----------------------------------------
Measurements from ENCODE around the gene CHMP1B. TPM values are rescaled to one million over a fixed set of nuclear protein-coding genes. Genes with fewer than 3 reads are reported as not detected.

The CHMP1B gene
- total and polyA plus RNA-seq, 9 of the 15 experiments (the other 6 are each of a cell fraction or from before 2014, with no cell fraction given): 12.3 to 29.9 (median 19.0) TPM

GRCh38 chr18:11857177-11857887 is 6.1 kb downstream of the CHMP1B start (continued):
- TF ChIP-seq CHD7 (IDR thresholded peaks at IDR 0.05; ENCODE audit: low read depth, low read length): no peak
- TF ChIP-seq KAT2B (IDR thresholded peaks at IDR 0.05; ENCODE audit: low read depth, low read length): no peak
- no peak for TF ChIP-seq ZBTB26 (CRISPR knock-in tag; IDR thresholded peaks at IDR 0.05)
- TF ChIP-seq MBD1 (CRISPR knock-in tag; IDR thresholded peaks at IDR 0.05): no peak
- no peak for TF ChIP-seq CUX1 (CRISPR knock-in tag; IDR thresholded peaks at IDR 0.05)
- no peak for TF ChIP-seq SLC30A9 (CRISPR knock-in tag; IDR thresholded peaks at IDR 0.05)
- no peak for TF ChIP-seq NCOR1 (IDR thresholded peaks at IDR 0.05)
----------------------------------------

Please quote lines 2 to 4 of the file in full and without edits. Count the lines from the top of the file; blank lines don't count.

The CHMP1B gene
- total and polyA plus RNA-seq, 9 of the 15 experiments (the other 6 are each of a cell fraction or from before 2014, with no cell fraction given): 12.3 to 29.9 (median 19.0) TPM

GRCh38 chr18:11857177-11857887 is 6.1 kb downstream of the CHMP1B start (continued):